There are also words in English that work like this where the uncountable and countable versions of the word are the same, except when you are referring to different types of them, in which case the plural has a new form. Think of the word "fruit". "I really like to eat fruit" (implying plural), but "I only like to eat specific types of fruits" (still plural, but this time it has an 's' since I am referencing different types of fruits).
there are 3 ways to ask questions. the way you mentioned doesn't exist.
'est-ce que' this is when you use est-ce que to ask a question. when using a question word (quand, quel, ect.) you place it in front. this type is generally inbetween informal and formal. ex. est-ce que tu danse?
'inversion' this is when you which the pronoun and the conjugated verb around and add a hyphen. when using a question word you place it in front. it is quite formal. ex. danse-tu?
'intonation' this is when you raise your voice at the end to indicate it is a question. when using a question word place it at the end. this is quite informal. ex. tu danse?
these all mean the same thing: do you dance?
I thought the verb "aimer" meant "to love"...a question ago, it used the same word for "love"..."like and love" are similar enough to both be counted correct, aren't they? esp when "aimer" does mean "to love" unless it's paired with "bien" and then it means to "like"...at least I thought...
je l'aime beaucoup I'm very fond of him
je l'aime bien I like him
elle adore les roses/lire/qu'on lui écrive she loves roses/to Leia mais em http://www.larousse.fr/dictionnaires/francais-anglais/adorer/1170#c6QujRSmf2yqRdk2.99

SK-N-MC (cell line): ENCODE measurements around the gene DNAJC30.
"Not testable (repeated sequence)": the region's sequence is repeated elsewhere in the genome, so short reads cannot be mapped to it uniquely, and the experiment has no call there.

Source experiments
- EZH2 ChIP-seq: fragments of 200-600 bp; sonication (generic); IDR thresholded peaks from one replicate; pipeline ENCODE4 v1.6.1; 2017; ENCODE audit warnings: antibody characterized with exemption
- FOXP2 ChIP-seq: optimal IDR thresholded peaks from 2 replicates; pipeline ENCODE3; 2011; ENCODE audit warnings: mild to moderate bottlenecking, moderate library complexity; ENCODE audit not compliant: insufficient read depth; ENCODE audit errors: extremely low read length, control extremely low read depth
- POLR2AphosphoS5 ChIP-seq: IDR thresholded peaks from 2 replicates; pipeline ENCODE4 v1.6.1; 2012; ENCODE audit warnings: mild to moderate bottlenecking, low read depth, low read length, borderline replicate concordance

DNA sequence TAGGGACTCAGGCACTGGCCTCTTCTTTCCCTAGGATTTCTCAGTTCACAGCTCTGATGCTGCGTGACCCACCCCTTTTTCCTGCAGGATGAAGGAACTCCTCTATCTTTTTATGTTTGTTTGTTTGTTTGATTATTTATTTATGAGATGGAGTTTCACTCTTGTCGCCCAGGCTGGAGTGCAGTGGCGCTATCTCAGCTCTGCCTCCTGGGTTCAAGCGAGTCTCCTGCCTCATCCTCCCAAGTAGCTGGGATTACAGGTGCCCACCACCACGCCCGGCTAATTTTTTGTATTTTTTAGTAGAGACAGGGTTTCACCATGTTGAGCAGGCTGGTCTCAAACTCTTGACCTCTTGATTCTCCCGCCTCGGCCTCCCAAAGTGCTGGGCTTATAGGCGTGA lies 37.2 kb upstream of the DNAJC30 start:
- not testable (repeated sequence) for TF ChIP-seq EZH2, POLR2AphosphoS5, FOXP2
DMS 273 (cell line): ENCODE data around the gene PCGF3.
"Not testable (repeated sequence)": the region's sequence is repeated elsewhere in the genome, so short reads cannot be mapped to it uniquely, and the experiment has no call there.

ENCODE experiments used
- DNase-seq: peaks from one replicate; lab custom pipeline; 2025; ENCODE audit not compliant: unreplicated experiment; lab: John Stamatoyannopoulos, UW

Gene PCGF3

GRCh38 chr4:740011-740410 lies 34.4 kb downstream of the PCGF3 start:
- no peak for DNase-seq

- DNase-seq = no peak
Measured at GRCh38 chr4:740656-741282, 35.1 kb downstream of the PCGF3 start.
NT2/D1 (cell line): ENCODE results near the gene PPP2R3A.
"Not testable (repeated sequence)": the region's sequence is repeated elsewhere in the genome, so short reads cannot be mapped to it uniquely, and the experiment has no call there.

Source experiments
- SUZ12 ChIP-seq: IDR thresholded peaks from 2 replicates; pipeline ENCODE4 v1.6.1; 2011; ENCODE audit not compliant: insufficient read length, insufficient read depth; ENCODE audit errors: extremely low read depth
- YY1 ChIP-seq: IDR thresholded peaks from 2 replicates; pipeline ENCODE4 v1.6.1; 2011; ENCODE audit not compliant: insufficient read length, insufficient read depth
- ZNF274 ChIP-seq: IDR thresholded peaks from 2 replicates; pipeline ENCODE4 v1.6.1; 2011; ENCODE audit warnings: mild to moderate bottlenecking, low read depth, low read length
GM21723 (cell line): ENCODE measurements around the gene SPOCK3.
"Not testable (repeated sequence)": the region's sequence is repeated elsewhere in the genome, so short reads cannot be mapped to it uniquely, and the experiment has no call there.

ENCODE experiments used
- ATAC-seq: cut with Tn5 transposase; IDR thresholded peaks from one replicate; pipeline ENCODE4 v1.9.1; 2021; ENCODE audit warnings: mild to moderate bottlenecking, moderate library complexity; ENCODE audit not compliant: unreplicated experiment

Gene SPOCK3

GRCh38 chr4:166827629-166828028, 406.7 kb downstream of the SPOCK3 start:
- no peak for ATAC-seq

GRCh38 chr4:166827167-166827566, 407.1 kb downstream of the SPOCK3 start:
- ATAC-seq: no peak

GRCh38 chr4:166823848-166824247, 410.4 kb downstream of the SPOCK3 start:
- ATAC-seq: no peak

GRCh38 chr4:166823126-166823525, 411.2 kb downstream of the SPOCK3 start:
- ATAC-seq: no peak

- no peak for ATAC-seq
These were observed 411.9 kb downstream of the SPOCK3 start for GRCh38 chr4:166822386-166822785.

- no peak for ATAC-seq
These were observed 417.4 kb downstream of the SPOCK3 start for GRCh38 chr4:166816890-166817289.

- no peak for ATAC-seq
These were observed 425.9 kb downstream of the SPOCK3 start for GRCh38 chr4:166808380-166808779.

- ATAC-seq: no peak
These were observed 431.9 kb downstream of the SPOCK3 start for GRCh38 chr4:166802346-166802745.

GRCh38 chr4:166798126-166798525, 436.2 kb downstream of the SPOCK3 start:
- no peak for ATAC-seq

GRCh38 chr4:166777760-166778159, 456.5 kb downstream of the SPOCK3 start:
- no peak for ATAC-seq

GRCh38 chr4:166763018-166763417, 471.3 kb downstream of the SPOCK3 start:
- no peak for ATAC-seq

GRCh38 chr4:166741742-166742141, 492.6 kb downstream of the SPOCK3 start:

The right choice in terms of articles depends on the meaning.
- as-tu le(s) poisson(s) ? inquires about specific fish = do you have the fish?
- aimes-tu les poissons ? inquires about your liking of fish in general = do you like fish?
- cuisines-tu du poisson ? inquires about an undefined quantity of fish = are you cooking (some) fish?
In other words, when the French sentence has a definite article, the English translation can be:
- "the" if the object is specific
- no article if the object is generalized or a category
Besides, "des" is the plural indefinite article that English does not have:
- un poisson (singular) - des poissons (plural)
In French, you basically have 3 ways to ask a question:
- formal: aimes-tu les poissons ?: with a Verb-Subject inversion (mostly in writing)
- standard: est-ce que tu aimes les poissons ? "est-ce que" introduces the question itself in a statement form
- relaxed/in speech: tu aimes les poissons ? simple statement with a question mark at the end and voice raising with the last syllable.
No, it usually doesn't. As you can see from an earlier comment here (please read the other comments before posting your own), the English plural of fish is either fish or fishes. Fishes tends to be used only when referring to multiple species of fish; fish is by far the more common plural.
English speakers almost always use fish for the plural of fish. When they use fishes it is generally to refer to groups of fish such as different species or some other context.
Directly translating the custom of using the plural of fish in French to English would be misleading for English speakers although it would be grammatically correct.
The plural of fish is usually fish, but fishes has a few uses. In biology, for instance, fishes is used to refer to multiple species of fish. For example, if you say you saw four fish when scuba diving, that means you saw four individual fish, but if you say you saw four fishes, we might infer that you saw an undetermined number of fish of four different species. http://grammarist.com/usage/fish-fishes/